The Dangers Banks Face When Expanding Internationally

What's Next In Payments®
1:56 PM EDT January 2nd, 2013

When banks expand internationally in an attempt to expose themselves to new markets, they often expose themselves to new risk, too.

That’s the warning provided by Control Risks Group, a London-based risk analytics company that works with multinational banks and Fortune 500 companies to gauge the perils and rewards that wait institutions with international ambitions.

In an interview with American Banker, Angela Mancini, vice president and head of global client services for the Eastern Geo Market of the Americas, described the information her company can provide to banks.

“Clients can open the paper in the morning, read about what’s happened in Libya, Myanmar and Russia and then go to our site to find out what that means for them,” she said.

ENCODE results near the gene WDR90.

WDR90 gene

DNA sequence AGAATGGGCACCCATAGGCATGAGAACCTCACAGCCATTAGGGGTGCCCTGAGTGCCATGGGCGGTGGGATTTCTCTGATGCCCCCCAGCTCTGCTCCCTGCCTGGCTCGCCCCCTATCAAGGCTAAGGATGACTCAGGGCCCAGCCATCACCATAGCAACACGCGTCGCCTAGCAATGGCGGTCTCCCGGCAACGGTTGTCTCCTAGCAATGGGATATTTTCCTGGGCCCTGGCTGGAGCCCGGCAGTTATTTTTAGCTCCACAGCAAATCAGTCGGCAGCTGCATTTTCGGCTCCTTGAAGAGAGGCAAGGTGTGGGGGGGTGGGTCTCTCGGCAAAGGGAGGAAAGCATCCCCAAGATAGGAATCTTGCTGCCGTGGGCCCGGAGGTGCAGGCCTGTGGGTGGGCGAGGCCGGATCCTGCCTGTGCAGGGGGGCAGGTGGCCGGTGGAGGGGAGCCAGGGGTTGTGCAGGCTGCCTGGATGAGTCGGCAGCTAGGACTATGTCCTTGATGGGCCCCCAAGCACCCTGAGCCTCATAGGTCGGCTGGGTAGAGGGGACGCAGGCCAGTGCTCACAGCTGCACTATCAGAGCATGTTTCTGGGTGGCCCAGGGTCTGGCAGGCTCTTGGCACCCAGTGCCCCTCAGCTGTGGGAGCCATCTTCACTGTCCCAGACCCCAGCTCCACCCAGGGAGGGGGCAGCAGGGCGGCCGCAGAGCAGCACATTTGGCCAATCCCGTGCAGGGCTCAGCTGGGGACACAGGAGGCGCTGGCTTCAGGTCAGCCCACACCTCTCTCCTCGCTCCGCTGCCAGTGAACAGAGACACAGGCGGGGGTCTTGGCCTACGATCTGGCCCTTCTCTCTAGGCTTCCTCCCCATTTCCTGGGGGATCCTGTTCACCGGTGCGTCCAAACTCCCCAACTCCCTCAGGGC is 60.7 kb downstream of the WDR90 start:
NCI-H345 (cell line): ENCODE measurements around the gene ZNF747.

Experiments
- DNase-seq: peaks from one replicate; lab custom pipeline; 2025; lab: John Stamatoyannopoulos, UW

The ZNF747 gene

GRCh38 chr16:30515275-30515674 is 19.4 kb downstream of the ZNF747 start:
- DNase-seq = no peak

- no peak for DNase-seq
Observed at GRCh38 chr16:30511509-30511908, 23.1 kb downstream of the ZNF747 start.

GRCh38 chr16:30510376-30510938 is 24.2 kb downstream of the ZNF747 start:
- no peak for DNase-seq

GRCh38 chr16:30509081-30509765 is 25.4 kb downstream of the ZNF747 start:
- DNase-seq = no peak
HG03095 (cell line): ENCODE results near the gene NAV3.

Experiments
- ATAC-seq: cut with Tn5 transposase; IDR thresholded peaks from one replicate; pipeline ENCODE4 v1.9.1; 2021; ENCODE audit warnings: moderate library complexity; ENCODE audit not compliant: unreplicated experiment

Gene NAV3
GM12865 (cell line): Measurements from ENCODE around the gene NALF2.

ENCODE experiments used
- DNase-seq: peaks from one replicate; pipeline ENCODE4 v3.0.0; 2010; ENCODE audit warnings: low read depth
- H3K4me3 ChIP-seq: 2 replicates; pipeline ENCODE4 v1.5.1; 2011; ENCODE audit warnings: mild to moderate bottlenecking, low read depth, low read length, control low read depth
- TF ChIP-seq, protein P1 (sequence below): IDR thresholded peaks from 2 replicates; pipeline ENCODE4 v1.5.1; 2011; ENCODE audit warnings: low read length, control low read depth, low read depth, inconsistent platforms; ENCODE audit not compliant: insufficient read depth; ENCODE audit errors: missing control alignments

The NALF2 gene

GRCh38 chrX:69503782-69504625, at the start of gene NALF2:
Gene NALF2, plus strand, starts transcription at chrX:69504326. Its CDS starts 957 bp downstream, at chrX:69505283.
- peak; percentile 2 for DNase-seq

Some of the countries cited by Control Risks are obvious hotspots for financial turmoil. Libya, for example, is a high-risk, high-reward area, with many clients looking to enter its market “at the conclusion of some of the more severe security risks,” according to Mancini.

Russia is another country indicated as high-risk both in a general sense and for malware origination, and Myanmar presents an interesting study thanks to the U.S.’ shifting sanctions against the emerging market.

But some other more surprising names – say, the U.S. – also register high for some threat areas, such as the aforementioned Malware origin list. France is another country that rates more highly than one might expect, with Control Risks’ senior vice president of global risk analysis, Iain Donald, noting that the country “has a long history of government espionage against companies.”

Mancini warned that regulatory enforcement is a huge risk for banks seeking to expand their borders as well. She cited HSBC’s Mexican money laundering citation as an example, and cautioned that banks have to take precautions to meet international and domestic compliances.

“You have to be as compliant in further-flung places as you are in the U.S,” Mancini said. “There’s a real chance that if you’re not, the regulators will find out and you’ll have a massive reputational problem.”

To read more of Control Risks’ quotes in American Banker, click here.

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